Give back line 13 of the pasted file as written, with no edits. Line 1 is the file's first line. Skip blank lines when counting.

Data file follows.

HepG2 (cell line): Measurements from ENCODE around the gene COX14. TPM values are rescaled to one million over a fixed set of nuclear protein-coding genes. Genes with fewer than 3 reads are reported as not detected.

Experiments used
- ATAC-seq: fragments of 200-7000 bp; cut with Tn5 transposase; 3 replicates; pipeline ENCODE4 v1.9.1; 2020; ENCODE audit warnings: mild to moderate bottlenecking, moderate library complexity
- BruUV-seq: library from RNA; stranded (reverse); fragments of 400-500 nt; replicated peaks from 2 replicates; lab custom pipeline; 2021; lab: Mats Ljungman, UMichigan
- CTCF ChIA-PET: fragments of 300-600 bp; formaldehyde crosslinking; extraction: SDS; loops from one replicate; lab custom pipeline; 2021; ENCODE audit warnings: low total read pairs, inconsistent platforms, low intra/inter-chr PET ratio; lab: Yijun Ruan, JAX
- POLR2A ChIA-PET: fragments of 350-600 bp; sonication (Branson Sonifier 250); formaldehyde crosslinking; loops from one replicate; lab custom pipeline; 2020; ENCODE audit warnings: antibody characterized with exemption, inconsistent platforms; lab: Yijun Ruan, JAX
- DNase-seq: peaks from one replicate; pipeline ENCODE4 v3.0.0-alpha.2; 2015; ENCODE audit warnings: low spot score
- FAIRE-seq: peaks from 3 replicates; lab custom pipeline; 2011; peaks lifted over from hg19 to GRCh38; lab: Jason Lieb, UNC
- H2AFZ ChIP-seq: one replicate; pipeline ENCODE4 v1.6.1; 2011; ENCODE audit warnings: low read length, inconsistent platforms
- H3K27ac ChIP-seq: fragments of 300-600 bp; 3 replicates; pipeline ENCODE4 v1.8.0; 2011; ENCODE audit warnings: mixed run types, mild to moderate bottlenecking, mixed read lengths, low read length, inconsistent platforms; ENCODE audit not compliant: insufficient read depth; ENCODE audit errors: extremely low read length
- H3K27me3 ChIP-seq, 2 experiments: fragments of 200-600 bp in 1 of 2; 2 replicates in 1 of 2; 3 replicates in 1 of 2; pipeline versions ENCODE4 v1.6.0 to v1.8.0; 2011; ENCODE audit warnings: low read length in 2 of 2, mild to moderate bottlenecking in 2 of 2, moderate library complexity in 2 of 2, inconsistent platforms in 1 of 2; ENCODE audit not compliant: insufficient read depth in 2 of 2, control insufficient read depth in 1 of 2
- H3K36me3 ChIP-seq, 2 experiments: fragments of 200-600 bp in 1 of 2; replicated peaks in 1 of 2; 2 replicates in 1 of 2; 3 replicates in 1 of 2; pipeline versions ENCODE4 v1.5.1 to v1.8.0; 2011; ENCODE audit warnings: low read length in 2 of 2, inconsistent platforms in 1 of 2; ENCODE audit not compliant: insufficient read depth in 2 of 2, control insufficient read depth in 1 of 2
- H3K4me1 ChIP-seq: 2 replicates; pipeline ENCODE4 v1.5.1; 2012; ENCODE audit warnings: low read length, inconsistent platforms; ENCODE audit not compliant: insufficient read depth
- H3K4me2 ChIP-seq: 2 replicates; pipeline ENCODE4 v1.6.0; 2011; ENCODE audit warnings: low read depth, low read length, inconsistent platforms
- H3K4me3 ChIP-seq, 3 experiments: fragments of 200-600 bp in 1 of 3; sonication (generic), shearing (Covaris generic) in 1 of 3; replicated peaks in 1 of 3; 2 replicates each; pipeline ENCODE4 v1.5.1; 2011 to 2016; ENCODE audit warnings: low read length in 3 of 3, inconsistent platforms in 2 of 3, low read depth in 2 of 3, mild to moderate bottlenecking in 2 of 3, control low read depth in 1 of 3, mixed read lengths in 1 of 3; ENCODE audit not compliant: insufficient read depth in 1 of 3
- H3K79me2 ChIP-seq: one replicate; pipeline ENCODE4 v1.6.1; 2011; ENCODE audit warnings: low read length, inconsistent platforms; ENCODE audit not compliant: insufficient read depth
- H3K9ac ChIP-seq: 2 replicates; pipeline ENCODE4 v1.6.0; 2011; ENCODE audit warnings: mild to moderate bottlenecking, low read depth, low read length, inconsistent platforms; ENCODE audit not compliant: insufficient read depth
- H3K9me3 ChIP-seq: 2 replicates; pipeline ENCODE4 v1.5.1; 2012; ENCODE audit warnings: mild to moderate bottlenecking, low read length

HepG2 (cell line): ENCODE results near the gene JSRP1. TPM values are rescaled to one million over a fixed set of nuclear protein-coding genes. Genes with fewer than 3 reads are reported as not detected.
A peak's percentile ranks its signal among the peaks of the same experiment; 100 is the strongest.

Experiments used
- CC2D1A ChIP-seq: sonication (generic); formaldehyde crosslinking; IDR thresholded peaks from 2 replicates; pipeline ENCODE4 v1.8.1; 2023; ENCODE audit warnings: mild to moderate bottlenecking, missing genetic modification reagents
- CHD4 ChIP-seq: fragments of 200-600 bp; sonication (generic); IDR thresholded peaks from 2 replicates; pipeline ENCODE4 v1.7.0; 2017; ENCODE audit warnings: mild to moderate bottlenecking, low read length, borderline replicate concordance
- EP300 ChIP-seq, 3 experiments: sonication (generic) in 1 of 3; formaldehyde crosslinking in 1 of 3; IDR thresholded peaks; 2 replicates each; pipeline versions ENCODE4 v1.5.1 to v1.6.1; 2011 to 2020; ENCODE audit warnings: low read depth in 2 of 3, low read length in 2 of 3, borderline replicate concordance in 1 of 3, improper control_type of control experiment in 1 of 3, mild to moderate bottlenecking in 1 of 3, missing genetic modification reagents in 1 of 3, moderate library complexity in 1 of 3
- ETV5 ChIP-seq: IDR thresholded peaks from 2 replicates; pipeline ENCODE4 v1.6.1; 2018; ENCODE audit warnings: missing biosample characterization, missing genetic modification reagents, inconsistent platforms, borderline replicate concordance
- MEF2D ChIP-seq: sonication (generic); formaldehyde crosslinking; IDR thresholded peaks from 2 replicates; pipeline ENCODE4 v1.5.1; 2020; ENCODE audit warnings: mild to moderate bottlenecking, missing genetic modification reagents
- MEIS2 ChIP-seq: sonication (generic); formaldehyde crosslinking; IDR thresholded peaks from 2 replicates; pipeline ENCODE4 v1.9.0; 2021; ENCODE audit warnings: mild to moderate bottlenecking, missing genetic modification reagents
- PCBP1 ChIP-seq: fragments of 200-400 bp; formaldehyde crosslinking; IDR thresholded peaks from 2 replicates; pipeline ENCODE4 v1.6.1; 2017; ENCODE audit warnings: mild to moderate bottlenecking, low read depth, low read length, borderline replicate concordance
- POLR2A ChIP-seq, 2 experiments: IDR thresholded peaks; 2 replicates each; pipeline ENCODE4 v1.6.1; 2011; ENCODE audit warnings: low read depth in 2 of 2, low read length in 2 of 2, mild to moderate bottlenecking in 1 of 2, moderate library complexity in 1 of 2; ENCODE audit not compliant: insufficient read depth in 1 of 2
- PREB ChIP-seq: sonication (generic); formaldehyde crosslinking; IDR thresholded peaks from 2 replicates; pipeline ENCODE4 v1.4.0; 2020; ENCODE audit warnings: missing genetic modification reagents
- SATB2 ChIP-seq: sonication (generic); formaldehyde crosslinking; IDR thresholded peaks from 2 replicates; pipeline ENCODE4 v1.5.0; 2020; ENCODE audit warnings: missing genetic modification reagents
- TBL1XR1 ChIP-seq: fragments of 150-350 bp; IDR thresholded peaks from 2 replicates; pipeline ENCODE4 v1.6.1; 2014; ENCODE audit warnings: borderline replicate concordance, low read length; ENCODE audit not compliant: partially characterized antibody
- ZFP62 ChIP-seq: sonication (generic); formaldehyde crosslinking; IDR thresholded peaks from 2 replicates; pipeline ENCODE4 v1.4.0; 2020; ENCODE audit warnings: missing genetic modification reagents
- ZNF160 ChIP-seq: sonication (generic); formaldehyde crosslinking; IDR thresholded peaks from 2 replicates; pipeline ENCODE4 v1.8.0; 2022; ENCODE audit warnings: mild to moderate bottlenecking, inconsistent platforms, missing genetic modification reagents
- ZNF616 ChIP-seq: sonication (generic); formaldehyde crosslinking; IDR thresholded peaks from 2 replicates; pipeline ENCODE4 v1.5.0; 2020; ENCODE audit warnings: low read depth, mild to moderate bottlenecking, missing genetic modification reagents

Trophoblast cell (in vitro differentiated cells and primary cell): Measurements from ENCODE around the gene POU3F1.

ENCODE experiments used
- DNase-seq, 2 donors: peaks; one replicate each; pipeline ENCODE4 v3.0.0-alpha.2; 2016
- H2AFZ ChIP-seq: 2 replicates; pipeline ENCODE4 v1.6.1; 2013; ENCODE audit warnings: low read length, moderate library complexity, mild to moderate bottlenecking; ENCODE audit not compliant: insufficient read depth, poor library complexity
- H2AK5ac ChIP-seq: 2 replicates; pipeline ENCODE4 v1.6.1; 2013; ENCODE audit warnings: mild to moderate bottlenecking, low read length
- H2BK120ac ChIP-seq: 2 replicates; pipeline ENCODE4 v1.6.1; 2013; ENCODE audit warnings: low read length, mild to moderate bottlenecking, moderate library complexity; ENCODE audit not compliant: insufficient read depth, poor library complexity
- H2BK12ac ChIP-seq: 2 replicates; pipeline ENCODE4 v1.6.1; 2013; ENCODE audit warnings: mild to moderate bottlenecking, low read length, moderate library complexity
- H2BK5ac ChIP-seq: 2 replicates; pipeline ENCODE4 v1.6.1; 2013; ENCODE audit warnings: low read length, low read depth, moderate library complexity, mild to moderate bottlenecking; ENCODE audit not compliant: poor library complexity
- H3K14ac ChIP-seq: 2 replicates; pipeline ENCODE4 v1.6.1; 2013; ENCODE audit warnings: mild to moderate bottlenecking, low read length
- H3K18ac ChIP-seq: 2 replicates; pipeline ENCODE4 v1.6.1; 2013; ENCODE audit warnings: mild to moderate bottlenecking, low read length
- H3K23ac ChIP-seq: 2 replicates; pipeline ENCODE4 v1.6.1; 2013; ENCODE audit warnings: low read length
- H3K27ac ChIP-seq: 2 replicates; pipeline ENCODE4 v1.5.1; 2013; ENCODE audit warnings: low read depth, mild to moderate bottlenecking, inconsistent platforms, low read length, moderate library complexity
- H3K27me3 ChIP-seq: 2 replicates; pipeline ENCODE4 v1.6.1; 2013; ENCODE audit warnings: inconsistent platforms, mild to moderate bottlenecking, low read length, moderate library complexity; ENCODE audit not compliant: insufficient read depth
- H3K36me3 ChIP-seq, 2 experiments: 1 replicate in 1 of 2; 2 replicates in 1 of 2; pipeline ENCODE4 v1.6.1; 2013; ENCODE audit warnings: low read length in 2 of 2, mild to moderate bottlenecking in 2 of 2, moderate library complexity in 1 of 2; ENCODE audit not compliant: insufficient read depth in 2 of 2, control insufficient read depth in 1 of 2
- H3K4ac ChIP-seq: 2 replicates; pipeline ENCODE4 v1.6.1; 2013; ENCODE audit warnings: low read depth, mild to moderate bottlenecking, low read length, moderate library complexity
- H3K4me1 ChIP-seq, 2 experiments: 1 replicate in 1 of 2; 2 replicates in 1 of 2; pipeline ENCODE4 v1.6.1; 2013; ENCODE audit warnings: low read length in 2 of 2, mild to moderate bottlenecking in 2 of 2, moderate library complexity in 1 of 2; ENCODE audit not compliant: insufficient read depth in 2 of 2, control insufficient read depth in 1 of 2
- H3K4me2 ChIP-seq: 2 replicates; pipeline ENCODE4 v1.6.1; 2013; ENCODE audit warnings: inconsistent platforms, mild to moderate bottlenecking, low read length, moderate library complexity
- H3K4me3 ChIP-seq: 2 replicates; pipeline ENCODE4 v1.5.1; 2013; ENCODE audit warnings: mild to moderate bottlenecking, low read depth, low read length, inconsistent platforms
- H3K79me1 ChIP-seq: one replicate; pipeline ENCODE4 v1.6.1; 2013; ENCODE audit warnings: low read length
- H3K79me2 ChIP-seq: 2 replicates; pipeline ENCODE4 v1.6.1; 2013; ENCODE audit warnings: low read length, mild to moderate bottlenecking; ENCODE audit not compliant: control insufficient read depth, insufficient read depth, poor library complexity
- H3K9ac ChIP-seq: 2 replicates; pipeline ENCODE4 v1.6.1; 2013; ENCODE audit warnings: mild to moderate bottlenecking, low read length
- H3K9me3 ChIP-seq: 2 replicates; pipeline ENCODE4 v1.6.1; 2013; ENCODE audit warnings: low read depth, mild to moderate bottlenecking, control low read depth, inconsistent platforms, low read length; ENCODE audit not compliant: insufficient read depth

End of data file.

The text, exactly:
- H3K4me1 ChIP-seq: 2 replicates; pipeline ENCODE4 v1.5.1; 2012; ENCODE audit warnings: low read length, inconsistent platforms; ENCODE audit not compliant: insufficient read depth